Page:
Some of the ways Tibetans have evolved to stand living at such high altitudes revealed

April 4, 2017 by Bob Yirka report
Yarlung Tsangpo river in Tibet. In India becomes very wide and is called Brahmaputra. Credit: Wikipedia

(Phys.org)—A combined team of researchers from the University of Queensland in Australia and Wenzhou Medical University in China has identified some of the genes common to people living in Tibet that are different than people living in other areas. In their paper published in the Proceedings of National Academy of Sciences, the group describes the genetic differences they found and how some of are adapted for survival at such a high altitude.

At high altitudes, there is less air for people to breath and more , two factors that make living in such places rather difficult. But as prior studies have shown, people have been living in Tibet (with average elevations of 1200 meters) for thousands of years. To better understand how they survive, the researchers obtained gene samples of 3008 people living in Tibet and compared them with 7287 people that do not live at such high altitudes.

In studying the gene samples, the researchers identified nine gene differences between the Tibetans and people from elsewhere. The team found EPAS1 and ELGN1, which were identified in prior work and which were found to play a role in causing Tibetans to have lower levels of hemoglobin, which boosts the use of oxygen in the blood. But they also found ADH7, which has been associated with higher weight; this could help people survive through lean times. They also express MTHFR, which helps when nutrients are low by boosting production of folate, which is important for . They also found a gene called HLA-DQB1, which is part of a larger group that is known to regulate proteins needed by the immune system. This would help stave off illnesses during lean times when people normally become more susceptible to diseases.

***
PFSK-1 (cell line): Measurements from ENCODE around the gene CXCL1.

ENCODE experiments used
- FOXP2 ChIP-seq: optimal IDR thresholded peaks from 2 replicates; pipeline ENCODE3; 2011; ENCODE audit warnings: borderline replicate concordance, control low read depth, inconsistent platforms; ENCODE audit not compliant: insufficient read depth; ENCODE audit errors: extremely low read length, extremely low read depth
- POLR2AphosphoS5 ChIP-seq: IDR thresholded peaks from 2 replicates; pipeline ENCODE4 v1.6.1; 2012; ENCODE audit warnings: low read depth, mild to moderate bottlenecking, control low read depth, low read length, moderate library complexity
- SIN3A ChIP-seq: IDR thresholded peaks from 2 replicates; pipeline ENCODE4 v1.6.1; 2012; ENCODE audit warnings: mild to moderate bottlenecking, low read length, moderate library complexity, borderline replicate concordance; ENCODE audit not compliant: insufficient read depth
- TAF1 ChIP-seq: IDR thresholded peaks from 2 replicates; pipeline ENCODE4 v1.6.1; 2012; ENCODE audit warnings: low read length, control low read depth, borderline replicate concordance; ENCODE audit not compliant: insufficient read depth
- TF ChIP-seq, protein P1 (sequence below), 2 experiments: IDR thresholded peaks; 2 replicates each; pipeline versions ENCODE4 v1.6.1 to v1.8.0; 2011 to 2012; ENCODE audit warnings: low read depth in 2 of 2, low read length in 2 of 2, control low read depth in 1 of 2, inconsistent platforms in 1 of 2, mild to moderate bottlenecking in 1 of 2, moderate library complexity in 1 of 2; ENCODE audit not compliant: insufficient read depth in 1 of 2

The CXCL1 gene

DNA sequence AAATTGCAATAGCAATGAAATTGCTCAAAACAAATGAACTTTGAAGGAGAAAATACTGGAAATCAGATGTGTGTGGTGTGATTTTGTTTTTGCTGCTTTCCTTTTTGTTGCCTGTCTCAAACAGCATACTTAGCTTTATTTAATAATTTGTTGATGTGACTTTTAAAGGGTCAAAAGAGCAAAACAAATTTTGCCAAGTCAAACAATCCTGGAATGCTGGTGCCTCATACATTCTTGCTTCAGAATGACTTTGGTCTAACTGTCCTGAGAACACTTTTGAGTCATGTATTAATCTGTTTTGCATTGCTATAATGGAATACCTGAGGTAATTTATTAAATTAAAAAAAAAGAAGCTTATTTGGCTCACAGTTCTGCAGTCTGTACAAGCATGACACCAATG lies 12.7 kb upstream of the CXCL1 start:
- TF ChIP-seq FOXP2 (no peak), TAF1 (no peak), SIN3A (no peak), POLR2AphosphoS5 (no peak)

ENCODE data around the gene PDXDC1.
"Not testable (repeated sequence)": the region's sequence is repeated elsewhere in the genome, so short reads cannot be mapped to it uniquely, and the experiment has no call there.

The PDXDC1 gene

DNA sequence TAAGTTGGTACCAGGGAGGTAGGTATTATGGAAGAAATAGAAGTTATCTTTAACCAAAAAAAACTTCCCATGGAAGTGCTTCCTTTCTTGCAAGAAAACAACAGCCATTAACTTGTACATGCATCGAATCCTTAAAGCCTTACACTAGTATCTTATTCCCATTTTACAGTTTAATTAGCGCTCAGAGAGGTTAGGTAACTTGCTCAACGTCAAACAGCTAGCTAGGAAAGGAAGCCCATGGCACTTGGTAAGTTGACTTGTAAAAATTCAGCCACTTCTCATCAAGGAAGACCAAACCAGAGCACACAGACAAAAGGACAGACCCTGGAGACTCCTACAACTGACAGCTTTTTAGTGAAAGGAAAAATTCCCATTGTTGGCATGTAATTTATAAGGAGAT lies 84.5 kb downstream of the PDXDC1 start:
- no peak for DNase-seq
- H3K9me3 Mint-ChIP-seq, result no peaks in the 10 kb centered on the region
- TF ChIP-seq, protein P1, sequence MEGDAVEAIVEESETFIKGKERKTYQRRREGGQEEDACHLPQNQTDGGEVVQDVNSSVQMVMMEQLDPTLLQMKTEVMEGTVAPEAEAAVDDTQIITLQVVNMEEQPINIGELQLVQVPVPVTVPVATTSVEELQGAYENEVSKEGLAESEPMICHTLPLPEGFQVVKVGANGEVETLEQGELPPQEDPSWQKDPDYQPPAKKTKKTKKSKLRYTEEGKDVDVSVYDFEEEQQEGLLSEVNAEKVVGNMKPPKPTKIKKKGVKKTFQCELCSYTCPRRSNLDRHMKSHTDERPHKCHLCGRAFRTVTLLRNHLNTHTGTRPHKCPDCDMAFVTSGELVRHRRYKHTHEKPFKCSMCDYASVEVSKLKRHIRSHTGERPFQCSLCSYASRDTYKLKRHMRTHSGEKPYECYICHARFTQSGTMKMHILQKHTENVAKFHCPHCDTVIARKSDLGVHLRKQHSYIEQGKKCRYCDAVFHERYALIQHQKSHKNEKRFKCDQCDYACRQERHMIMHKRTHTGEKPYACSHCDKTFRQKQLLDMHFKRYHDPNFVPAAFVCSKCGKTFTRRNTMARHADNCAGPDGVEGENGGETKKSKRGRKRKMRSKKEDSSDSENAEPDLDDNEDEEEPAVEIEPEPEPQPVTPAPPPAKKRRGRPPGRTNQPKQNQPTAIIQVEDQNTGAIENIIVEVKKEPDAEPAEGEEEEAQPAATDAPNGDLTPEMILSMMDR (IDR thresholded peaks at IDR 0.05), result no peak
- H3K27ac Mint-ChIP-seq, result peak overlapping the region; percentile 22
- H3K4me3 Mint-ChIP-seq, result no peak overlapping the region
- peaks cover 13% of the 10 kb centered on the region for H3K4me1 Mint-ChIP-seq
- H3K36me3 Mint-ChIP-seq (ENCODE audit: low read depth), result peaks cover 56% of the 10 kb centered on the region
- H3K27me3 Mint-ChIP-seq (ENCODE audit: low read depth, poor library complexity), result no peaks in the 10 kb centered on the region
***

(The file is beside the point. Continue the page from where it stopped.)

They also found four other gene differences, but since it is not clear what they do, it is not known how they might help the Tibetans survive in their home. The genetic data also helped to more closely identify the time period during which the Tibetan people split from the Han Chinese population—approximately 4725 years ago, which is 2000 years earlier than other research has suggested.

Explore further: Extinct human cousin gave Tibetans advantage at high elevation

More information: Jian Yang et al. Genetic signatures of high-altitude adaptation in Tibetans, Proceedings of the National Academy of Sciences (2017). DOI: 10.1073/pnas.1617042114

Abstract
Indigenous Tibetan people have lived on the Tibetan Plateau for millennia. There is a long-standing question about the genetic basis of high-altitude adaptation in Tibetans. We conduct a genome-wide study of 7.3 million genotyped and imputed SNPs of 3,008 Tibetans and 7,287 non-Tibetan individuals of Eastern Asian ancestry. Using this large dataset, we detect signals of high-altitude adaptation at nine genomic loci, of which seven are unique. The alleles under natural selection at two of these loci [methylenetetrahydrofolate reductase (MTHFR) and EPAS1] are strongly associated with blood-related phenotypes, such as hemoglobin, homocysteine, and folate in Tibetans. The folate-increasing allele of rs1801133 at the MTHFR locus has an increased frequency in Tibetans more than expected under a drift model, which is probably a consequence of adaptation to high UV radiation. These findings provide important insights into understanding the genomic consequences of high-altitude adaptation in Tibetans.